What does it mean to use creativity in an intentional way for community building and social change? Ebony Noelle Golden, CEO of Betty’s Daughter Arts Collaborative recently visited Atlanta to share thoughts and ideas for using a conscious creative practice to build engage community in a collaborative, constructive way.
For these two classes, we ask the artists to reflect on the following thoughts:
Session #2 – Themes to consider:
depositing information vs. sharing information through dialogue
artists coming from a place of privilege
managing expectations through all aspects of working with community and with all of the stakeholders involved.
Session #3 – Themes and questions to consider:
What are the assets offer by the arts community of Atlanta?
What assets are available to you?
What are your personal assets?
What are the reflections that you had after the discussion about doing with the community (vs. for, or to) based on your own personal experiences?
We hope you enjoy their thoughtful responses!
These past two Hatch sessions focused on active methods of engaging community and gave us artists a lot of concrete examples of how to do so, either through experiencing methods as a group, or through the breakdown of other projects that had been effective or not. Through this process, we learned about mistakes that can be made and were given a chance to examine our own work through the lens of this learning.
I was able to reaffirm something I have known about my work: that it doesn’t truly and deeply enter the realm of community work, mine is, thus far, a social practice. This is okay, but my ultimate goal is to develop a practice which also works with the communities I care about and am invested in. What I understand better through these lessons is how to approach that goal. What is seems to involve most is trust, because you have to let go of so very much control if you actually want to work with people, not dictate to them or for them. That requires trust given to them, and building trust in them of you (a herculean task of time effort, energy, and consistency).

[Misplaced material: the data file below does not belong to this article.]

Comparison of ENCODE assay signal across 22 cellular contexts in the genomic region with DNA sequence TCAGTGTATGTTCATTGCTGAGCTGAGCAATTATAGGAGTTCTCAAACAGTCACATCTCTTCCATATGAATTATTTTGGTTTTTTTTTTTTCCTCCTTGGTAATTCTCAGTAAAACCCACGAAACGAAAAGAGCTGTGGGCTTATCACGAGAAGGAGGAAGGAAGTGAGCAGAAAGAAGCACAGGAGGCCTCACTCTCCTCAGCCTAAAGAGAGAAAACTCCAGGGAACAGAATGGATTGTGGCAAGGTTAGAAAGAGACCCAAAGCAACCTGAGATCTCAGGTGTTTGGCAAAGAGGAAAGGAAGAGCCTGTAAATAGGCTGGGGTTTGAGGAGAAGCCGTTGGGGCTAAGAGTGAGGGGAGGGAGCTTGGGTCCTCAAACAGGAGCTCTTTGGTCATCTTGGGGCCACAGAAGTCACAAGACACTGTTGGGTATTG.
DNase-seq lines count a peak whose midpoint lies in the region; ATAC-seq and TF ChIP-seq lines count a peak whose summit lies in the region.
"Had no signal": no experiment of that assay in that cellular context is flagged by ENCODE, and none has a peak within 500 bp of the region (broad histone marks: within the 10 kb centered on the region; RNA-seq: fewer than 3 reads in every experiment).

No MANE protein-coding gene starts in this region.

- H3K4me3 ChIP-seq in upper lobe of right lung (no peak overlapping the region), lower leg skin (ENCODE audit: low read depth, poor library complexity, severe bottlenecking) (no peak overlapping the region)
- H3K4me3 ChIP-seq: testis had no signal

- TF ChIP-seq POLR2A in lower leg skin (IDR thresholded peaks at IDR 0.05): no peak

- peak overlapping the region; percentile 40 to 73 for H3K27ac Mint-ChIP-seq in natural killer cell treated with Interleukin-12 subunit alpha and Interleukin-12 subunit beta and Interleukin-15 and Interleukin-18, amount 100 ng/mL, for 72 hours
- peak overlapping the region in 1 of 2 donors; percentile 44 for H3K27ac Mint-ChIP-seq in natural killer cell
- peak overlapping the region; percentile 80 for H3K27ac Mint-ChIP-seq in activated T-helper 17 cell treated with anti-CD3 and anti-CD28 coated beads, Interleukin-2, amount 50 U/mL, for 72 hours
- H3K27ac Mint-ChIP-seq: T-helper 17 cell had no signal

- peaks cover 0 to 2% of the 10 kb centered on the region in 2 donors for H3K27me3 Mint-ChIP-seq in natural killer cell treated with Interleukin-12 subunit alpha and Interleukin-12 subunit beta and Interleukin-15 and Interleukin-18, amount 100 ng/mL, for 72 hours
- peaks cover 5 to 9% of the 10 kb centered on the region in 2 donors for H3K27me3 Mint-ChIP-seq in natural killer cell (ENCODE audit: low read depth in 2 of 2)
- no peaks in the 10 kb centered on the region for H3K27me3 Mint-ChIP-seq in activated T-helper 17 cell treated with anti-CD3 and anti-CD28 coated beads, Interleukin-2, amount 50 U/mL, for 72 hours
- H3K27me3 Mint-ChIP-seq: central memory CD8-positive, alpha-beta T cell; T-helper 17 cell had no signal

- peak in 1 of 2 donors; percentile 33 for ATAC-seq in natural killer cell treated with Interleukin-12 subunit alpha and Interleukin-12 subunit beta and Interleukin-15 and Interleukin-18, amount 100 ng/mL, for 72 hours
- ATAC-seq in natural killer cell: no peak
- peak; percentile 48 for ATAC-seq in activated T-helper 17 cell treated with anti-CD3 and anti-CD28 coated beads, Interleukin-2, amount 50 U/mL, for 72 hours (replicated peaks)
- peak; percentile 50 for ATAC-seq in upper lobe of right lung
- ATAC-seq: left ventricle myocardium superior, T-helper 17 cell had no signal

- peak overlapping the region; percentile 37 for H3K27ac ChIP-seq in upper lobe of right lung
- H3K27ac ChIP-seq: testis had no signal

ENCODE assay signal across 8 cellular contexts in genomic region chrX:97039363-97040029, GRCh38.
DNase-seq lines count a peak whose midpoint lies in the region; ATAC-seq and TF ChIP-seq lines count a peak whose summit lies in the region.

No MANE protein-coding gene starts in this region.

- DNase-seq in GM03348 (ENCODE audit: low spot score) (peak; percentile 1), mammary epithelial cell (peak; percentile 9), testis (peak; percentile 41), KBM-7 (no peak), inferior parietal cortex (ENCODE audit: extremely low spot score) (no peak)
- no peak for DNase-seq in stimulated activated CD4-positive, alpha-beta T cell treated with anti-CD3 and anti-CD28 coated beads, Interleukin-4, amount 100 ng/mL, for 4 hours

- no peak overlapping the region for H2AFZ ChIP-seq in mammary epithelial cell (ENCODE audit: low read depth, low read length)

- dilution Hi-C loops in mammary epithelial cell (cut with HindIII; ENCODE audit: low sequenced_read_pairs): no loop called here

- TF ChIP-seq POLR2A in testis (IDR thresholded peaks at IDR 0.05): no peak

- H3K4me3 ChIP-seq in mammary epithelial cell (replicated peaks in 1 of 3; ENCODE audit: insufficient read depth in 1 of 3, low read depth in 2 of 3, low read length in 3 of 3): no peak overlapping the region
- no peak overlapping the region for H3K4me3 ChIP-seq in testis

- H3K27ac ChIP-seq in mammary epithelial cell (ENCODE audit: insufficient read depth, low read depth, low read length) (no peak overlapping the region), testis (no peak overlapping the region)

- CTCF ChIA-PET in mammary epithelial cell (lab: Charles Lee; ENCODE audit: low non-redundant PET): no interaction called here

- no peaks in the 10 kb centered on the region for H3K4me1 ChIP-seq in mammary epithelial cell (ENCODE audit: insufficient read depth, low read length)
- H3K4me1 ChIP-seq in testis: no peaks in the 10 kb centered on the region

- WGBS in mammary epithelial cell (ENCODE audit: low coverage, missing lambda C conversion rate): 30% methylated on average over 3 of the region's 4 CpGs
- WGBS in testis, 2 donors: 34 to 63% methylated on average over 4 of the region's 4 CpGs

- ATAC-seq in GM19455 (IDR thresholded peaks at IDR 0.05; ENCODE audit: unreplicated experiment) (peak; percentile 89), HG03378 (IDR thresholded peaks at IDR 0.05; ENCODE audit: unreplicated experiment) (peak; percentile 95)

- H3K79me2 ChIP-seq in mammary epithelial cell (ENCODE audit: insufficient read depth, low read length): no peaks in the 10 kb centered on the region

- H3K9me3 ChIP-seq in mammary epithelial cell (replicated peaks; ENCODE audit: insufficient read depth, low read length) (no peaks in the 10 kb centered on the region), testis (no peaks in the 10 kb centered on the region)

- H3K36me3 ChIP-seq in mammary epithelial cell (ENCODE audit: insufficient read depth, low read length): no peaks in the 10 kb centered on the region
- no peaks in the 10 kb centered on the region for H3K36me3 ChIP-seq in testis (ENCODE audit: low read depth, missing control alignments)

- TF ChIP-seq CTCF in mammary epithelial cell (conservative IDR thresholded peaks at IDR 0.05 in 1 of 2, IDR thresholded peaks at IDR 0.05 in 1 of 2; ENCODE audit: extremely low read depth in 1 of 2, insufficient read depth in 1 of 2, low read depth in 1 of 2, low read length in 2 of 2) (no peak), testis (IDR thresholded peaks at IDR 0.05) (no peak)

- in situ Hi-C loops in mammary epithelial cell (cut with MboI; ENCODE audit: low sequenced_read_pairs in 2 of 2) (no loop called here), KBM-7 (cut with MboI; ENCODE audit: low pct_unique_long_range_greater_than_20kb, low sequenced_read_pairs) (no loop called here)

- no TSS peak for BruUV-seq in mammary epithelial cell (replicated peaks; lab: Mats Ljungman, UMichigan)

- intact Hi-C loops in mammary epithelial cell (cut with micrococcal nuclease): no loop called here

The main letting go is of false expectations, which I call “shoulds.” These are process focused methods, the process is where the art is, and the product, or the should, is secondary. I have a mentor who talks a lot of about the fallacy of “should” and this session also reinforced that idea. It may be cliche to say, but in life “should” is a lie we tell ourselves which really only hurts us, and this is as true for art practices as it is for anything. We make the best decisions we can in every moment, everyone who is present are the best people for that conversation, and everything that is said is what needed to be said. When we worry so much about shoulds we do damage, because we are trying to predict something that is unreal and it feels inherently negative because it assumes we somehow did less in the reality of what has actually taken place. That “should” deems less valuable the actual work being done. The asset based community development work we did in the session speaks strongly towards acknowledging only what actually exists, focusing on the reality of what we know, what we can do, and how we can use it to create positive, powerful, solution oriented conversations and I pretty much adore that idea.